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Kos Kaffe is a small-batch specialty coffee microroaster and cafe serving handcrafted beverages and seasonal, homemade breakfast, lunch, pastries, and snacks. 

Going with the Grains Project: A Day at the Greenmarket

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Going with the Grains Project: A Day at the Greenmarket

Sarah huck

I'm unfailingly happy whenever I have a chance to do a cooking event, because I always leave a little bit high on the positive energy of people connecting with each other over food and cooking. So when the NYC Greenmarket asked if I would spend a day at the farmer's market in support of their Regional Grains Project, I was one big YES. I spent pretty much every weekend in my 20s selling fruits and veggies at markets around the city, wrote this farm family cookbook, and work hard at the cafe to use local products as much as possible. In short, the love runs deep (as my over-stuffed fridge is always reminding me).

  My "soup-erb" fellow cook, Kenny Dawes, and me gearing up to warm some bellies. 

My "soup-erb" fellow cook, Kenny Dawes, and me gearing up to warm some bellies. 

In case you aren't familiar, the Grains Project is a fantastic initiaitive to revitalize and sustainably scale up the production of grains in the Northeast. For example: Did you know that because of the Grains Project, any baked good you purchase at the Greenmarket must contain at least 15% locally grown and milled grain? Or that Greenmarket bakers use 65,000 pounds (pounds!) of locally milled flour each month? You can now find the coolest products right at the market, from emmer (farro) to spelt berries to einkorn flour to the insanely fragrant bag of roasted white cornmeal I took home with me (full product list and where to find them here).

  The grains booth at the Grand Army Plaza Greenmarket. All of these New York-grown grains could be in your pantry by this time next week.

The grains booth at the Grand Army Plaza Greenmarket. All of these New York-grown grains could be in your pantry by this time next week.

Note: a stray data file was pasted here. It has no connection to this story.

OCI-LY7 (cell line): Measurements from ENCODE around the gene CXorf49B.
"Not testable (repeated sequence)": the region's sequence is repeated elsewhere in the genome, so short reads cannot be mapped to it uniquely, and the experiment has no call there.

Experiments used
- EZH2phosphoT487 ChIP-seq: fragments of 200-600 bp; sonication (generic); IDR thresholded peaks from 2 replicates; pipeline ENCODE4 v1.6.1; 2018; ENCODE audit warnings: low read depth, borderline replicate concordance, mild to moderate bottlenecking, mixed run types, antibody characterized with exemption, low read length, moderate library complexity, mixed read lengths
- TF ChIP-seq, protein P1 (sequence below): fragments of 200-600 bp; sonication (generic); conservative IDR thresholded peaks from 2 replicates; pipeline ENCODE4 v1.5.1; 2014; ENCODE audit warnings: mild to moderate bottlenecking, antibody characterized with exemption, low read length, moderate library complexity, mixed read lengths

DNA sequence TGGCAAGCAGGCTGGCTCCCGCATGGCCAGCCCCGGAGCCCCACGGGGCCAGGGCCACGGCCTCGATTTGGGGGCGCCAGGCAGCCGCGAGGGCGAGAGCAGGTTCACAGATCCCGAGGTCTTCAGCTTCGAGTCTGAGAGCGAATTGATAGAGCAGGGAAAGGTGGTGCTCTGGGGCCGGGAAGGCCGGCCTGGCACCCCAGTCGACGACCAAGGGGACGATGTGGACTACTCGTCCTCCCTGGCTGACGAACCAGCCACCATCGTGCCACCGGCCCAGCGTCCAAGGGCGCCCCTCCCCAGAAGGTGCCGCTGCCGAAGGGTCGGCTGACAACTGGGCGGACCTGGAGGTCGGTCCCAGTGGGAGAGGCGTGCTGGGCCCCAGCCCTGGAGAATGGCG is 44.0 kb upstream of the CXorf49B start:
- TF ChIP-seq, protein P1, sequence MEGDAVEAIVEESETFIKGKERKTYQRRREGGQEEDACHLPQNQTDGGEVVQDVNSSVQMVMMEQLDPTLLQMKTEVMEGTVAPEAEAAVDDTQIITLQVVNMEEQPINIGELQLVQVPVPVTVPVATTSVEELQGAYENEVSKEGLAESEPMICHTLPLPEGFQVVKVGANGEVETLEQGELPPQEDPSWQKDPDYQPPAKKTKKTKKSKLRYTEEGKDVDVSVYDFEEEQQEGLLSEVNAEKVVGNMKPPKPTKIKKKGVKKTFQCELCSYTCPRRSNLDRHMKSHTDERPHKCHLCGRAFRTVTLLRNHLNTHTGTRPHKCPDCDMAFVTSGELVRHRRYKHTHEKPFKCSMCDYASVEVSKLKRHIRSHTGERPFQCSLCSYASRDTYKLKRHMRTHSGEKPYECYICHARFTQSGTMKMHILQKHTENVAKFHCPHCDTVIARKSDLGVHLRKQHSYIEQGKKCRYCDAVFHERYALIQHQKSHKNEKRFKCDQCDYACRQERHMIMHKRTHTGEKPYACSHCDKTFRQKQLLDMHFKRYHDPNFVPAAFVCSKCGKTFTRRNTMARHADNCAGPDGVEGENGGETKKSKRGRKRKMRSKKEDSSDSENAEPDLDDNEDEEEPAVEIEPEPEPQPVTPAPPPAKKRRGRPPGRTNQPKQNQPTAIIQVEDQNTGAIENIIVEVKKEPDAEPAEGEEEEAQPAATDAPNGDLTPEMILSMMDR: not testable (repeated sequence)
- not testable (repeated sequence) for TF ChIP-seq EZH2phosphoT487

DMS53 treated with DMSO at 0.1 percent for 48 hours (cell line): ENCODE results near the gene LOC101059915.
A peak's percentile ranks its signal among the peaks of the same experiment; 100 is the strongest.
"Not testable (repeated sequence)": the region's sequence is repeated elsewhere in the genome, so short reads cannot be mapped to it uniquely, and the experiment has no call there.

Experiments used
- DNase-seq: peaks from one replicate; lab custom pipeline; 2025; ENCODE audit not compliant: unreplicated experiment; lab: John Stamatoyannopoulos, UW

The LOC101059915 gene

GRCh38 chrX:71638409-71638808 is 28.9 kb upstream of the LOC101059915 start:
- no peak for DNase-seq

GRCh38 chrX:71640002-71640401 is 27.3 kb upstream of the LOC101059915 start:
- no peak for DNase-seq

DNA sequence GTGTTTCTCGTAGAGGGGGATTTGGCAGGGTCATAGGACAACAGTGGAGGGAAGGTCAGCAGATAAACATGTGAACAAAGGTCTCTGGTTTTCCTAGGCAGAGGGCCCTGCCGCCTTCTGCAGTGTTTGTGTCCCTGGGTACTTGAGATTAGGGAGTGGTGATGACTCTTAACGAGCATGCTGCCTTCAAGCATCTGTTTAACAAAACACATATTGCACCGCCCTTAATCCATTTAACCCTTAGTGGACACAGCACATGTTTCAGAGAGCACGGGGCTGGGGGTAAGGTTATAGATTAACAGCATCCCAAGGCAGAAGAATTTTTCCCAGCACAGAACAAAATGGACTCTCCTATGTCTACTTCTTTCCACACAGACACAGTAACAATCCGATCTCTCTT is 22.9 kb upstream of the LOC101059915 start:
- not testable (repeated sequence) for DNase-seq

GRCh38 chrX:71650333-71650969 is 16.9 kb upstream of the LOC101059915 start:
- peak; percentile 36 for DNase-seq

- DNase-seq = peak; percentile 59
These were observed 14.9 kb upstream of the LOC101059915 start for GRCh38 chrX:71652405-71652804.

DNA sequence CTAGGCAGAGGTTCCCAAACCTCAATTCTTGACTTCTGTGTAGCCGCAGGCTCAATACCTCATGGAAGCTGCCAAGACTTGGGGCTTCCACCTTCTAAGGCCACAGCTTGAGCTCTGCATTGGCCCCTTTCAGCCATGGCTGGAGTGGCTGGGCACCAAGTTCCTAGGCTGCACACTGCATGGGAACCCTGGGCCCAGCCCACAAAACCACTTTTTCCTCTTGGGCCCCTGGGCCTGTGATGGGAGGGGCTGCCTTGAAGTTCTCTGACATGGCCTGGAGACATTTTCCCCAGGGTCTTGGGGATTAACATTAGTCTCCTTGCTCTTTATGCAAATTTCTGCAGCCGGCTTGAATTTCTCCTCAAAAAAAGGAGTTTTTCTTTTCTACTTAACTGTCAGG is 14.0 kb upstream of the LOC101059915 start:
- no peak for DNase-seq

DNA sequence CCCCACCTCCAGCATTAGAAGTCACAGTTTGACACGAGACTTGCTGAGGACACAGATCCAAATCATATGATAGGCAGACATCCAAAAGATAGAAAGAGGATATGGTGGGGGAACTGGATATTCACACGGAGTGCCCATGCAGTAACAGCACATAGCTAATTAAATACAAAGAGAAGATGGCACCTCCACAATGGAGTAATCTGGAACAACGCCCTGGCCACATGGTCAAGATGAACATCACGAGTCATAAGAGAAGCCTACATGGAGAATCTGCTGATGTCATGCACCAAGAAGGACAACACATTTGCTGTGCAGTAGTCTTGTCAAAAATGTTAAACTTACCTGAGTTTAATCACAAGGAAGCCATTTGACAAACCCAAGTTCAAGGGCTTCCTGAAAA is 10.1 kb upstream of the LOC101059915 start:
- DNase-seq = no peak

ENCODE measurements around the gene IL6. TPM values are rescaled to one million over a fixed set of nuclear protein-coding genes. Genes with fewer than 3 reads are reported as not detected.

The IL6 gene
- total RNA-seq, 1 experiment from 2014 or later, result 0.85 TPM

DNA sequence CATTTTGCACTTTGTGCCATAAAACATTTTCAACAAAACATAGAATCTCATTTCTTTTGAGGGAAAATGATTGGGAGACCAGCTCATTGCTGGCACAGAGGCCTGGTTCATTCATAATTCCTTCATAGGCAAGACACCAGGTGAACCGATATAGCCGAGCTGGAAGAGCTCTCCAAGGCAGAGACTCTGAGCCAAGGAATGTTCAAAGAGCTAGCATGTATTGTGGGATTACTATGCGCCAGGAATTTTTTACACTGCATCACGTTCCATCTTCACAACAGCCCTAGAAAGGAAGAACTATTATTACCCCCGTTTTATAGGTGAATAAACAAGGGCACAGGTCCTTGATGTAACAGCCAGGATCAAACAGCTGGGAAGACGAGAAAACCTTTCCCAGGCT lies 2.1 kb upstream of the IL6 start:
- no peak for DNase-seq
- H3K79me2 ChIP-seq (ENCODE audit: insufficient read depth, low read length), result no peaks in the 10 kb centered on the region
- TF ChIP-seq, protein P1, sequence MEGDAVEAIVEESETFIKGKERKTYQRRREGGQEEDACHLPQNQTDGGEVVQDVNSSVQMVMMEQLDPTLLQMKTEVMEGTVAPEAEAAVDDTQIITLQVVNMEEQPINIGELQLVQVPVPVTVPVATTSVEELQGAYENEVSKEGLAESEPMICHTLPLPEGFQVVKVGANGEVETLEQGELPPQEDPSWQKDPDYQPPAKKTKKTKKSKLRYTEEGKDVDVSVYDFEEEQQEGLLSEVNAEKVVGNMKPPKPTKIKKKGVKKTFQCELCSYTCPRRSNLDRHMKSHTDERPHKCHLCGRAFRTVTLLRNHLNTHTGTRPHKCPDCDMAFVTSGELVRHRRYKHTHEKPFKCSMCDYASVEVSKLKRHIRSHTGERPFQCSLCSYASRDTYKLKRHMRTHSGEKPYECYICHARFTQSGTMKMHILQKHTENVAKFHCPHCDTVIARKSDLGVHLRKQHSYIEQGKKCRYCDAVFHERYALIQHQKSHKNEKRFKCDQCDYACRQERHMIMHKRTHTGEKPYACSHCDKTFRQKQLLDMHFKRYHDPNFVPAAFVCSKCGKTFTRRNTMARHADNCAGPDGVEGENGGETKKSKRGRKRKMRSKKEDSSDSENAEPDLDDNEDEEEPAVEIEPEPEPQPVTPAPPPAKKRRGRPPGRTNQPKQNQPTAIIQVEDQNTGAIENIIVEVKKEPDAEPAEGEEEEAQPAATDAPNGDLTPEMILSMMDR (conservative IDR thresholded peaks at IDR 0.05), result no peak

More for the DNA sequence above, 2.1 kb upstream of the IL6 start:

Greenmarket asked me to share a grain-filled dish at Park Slope's Grand Army Plaza market. Since it was the weekend before Thanksgiving and finally getting a little blustery, I simmered up a pot of Moroccan-inspired harira, a hearty autumnal soup that I laced with spelt, pumpkin and fragrant spices. We passed out recipe copies at the market, but underestimated the enthusiasm of hungry lunch hour shoppers so--oops!--we ran out; as promised, I am including the recipe below for all of you who missed it. 

Thanks again to June Russell, Gabriella Stern, and the wonderful Greenmarket folks for having me, and of course, a big thanks to all the customers who stopped by and left me buzzing yet again.

-Sarah

  Okay, there's more: In addition to spelt and pumpkin, you will also find chickpeas, lentils, and fennel lurking within. Hearty AND healthy.

Okay, there's more: In addition to spelt and pumpkin, you will also find chickpeas, lentils, and fennel lurking within. Hearty AND healthy.

Autumn Spelt and Pumpkin Harira

Spelt is an ancient wheat variety with a sweet, nutty flavor and chewy texture similar to wheat berries, but if you can't find it, don't sweat it. This adaptable recipe will be just as happy with freekeh or emmer or your other favorite local grain, though you may need to adjust the cooking time.

Makes 3 quarts to serve 8

1/3 cup extra-virgin olive oil, more as needed

2 medium onions (7 ounces), peeled and diced small

1 tablespoon fine sea salt, more as needed

1 bunch cilantro, leaves and stems separated

1 cup finely diced fennel, fronds reserved

3 garlic cloves, finely chopped

2 1/2 tablespoons Baharat Spice Mix (see note)

1/2 cinnamon stick

2 tablespoons tomato paste

2 quarts chicken broth or vegetable broth, more as needed

1 1/3 cups spelt or freekeh

1 (15-ounce) can chickpeas, drained

1/2 cup red lentils

Large pinch crumbled saffron, optional

2 1/2 cups peeled and finely diced winter squash

Tangy plain yogurt, as needed

Aleppo pepper or hot paprika, as needed

1. Warm the oil in a large pot over medium heat. Toss onions with 1/2 teaspoon salt; stir into pot with 2 tablespoons water. Cook, covered, over medium-low heat until very soft, 7 to 10 minutes. Uncover and continue cooking over medium-high heat until onions begin to brown, about 10 minutes more. While the onions are cooking, finely chop the cilantro stems. Stir stems into the pot, along with fennel and garlic and cook 2 minutes. Stir in spices and tomato paste; cook until paste begins to caramelize, about 2 minutes. 

2. Stir in the stock, 2 cups water, spelt, chickpeas, lentils and 2 1/2 teaspoons salt. Bring to a gentle boil over medium-high heat. Stir in saffron if using and reduce heat to medium. Simmer steadily, uncovered, 15 minutes. Stir in squash and continue cooking until spelt is cooked through, 20 to 30 minutes longer. Taste and adjust seasonings, if desired.

3. Ladle soup into bowls. Spoon a dollop of yogurt on top and drizzle with olive oil. Garnish with cilantro leaves and Aleppo pepper.   

 Note: To make Baharat Spice Mix, in a small bowl combine 2 tablespoons sweet paprika, 1 tablespoon ground coriander, 1 tablespoon ground cumin, 1 tablespoon ground turmeric, 2 teaspoons black pepper, 1 teaspoon grated nutmeg, 1 teaspoon ground cardamom, and 1 teaspoon allspice. Yield: 1/2 cup.